More than toiletries, today’s hotel amenity programs keep in step with technology trends, health issues and environmental concerns

You’re a guest walking into your hotel room for the first time. You’ve travelled hours, maybe days, to reach your destination. Your room’s a welcome relief; a respite before your time is filled with business meetings or travel fun. It may only be for a short time, but it’s your home.

So what do you expect to find when you arrive? Maybe it’s the toiletries lined up on the bathroom countertop that you can’t live without, or the kettle set beside a selection of favourite teas; perhaps it’s the wireless Internet. Whatever the draw, in-room amenities help set the tone for a guest’s stay, often including key items that conjure feelings of home.

“For the most part, guests expect the basic amenities. They want quality toiletries available; they certainly want to have Internet,” says Caroline Savignac, communications manager for Brookstreet Hotel, a 276-room fourdiamond hotel in Ottawa. “At the very basic level they would want that.”

But in-room amenities also differentiate a brand, not only meeting guest expectation, but exceeding it. That’s why Brookstreet offers loofas, bathsalts and vanity kits in addition to the basics in their master suites. The idea is to offer a premium experience within the room to match the premium experience through the rest of the hotel. “Listening to our guests’ feedback, we have enhanced many of our amenities, including offering eco-friendly products with pure ingredients,” adds Patrice Basille, executive vice-president of Brookstreet. More specifically, the BIO2 brand of products — shampoo, conditioner, lotion and body wash — Brookstreet uses are developed from natural, renewable plant-based raw materials.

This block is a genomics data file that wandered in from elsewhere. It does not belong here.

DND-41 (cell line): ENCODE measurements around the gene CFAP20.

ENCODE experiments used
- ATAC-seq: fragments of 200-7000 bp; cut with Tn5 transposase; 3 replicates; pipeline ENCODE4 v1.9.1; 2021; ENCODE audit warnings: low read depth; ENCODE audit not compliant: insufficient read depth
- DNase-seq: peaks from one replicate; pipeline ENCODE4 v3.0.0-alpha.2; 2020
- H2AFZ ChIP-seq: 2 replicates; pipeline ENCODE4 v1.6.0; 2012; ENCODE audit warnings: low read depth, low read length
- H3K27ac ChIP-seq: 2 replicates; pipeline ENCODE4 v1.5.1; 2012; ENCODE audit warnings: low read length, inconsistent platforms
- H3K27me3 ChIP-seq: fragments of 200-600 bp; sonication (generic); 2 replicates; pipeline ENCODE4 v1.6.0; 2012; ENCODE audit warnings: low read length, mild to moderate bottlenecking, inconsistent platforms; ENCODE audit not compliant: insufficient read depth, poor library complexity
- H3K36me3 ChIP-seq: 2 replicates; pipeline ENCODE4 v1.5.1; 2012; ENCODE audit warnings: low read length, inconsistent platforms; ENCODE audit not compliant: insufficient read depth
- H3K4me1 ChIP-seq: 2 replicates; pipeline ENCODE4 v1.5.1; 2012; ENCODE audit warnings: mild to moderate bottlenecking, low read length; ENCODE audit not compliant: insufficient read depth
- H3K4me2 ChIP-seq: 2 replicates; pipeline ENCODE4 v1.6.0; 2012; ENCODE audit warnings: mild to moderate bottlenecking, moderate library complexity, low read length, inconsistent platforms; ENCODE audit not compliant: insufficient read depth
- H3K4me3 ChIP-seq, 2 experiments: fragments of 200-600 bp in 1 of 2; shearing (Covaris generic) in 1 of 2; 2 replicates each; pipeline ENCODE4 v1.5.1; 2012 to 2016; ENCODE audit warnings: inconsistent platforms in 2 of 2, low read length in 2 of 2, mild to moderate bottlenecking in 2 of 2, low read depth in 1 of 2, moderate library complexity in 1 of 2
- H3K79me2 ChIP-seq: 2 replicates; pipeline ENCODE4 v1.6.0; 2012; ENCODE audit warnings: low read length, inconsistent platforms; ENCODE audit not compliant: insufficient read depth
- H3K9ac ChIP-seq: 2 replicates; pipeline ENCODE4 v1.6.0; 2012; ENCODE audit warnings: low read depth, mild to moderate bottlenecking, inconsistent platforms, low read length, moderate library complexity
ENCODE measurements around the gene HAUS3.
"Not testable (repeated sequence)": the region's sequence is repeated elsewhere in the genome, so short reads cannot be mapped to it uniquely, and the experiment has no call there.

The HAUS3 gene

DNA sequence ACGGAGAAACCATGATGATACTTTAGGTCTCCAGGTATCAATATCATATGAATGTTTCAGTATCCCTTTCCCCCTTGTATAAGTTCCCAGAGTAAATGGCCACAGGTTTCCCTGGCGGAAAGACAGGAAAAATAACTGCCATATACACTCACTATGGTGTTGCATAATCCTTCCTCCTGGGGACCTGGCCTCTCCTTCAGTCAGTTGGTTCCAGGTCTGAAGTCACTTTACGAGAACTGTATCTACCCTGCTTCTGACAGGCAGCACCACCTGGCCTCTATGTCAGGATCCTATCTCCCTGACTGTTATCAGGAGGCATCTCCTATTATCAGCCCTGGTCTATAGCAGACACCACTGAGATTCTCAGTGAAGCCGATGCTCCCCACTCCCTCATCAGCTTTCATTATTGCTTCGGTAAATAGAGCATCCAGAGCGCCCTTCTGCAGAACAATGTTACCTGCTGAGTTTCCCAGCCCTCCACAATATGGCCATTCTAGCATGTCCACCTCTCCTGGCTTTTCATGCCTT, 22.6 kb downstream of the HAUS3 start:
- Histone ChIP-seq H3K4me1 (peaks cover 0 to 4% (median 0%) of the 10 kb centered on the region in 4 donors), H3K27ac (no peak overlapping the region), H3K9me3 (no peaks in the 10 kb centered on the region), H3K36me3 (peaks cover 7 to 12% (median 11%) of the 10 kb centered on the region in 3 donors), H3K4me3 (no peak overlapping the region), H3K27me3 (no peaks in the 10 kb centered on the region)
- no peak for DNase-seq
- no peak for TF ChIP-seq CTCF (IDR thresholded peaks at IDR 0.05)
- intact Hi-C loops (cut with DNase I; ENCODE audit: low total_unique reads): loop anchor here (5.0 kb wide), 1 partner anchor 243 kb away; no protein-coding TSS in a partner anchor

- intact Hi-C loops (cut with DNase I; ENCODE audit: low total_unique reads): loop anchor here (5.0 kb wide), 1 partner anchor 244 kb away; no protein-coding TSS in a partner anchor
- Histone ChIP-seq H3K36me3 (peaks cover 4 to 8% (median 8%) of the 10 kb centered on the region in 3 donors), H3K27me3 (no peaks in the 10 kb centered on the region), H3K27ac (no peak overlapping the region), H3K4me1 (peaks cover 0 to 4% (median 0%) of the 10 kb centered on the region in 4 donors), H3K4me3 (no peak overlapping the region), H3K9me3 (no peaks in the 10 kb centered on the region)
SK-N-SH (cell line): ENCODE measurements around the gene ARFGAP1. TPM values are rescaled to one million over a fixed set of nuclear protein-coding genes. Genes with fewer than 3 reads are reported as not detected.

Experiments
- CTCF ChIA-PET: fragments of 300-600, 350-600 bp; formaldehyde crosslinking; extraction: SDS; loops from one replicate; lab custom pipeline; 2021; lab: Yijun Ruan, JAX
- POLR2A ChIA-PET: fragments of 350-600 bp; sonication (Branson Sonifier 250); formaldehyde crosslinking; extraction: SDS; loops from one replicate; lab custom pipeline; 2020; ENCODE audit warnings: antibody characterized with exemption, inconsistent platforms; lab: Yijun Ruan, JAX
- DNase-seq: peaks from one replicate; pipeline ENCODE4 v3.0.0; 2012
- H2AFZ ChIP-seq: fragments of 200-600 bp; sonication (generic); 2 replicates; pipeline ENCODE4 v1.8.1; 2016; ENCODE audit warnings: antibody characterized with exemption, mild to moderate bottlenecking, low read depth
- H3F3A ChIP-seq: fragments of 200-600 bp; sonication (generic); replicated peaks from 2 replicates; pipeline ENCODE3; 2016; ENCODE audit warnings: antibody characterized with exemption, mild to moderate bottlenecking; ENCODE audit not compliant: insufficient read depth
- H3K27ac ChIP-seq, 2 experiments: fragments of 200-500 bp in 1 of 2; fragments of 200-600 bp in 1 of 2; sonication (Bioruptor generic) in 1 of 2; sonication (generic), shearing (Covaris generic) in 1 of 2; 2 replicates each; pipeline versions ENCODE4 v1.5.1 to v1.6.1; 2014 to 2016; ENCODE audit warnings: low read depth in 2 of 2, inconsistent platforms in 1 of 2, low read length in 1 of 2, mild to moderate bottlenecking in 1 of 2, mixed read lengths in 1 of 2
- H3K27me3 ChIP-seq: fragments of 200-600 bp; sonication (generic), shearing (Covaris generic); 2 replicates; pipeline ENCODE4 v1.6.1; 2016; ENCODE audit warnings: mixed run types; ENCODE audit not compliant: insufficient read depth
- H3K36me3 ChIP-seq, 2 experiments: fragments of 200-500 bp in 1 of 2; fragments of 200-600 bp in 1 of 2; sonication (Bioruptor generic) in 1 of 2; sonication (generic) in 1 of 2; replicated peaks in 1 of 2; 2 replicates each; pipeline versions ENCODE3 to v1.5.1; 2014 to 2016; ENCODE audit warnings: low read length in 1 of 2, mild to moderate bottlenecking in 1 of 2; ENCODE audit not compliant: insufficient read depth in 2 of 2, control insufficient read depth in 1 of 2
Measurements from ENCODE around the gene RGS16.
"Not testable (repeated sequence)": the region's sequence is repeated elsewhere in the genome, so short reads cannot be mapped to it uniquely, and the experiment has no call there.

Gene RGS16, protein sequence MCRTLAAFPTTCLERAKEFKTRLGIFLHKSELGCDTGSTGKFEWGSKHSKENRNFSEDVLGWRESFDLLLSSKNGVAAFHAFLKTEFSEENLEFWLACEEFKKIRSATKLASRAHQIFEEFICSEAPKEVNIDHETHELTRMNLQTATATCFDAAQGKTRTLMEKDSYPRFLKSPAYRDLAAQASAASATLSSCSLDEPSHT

The green movement is a big driver when it comes to in-room amenities, a fact gueststoday are especially aware of, notes Savignac. For example, many hotels have recycling bins in the rooms to encourage less waste; Brookstreet even has energy-efficient TVs. Another driver is technology. Earlier this year, following a trend being seen across industry segments, Brookstreet increased its Internet bandwidth, making it sixtimes faster. There is a charge for Internet in the rooms, with some exceptions, but top-notch web service is something guests expect more and more these days. “It’s kind of like not having shampoo in the rooms — what do you mean I can’t connect my phone?,” jokes Savignac, predicting guest complaints.

Allergies are another growing concern, so Brookstreet’s in-room offerings are nut-free. Management has even taken it a step further, introducing hypo-allergenic rooms. Dubbed Breathe Easy rooms, these suites feature air purifiers and hypo-allergenic amenities and are cleaned with green chemicals and HEPA-filter-equipped vacuum cleaners.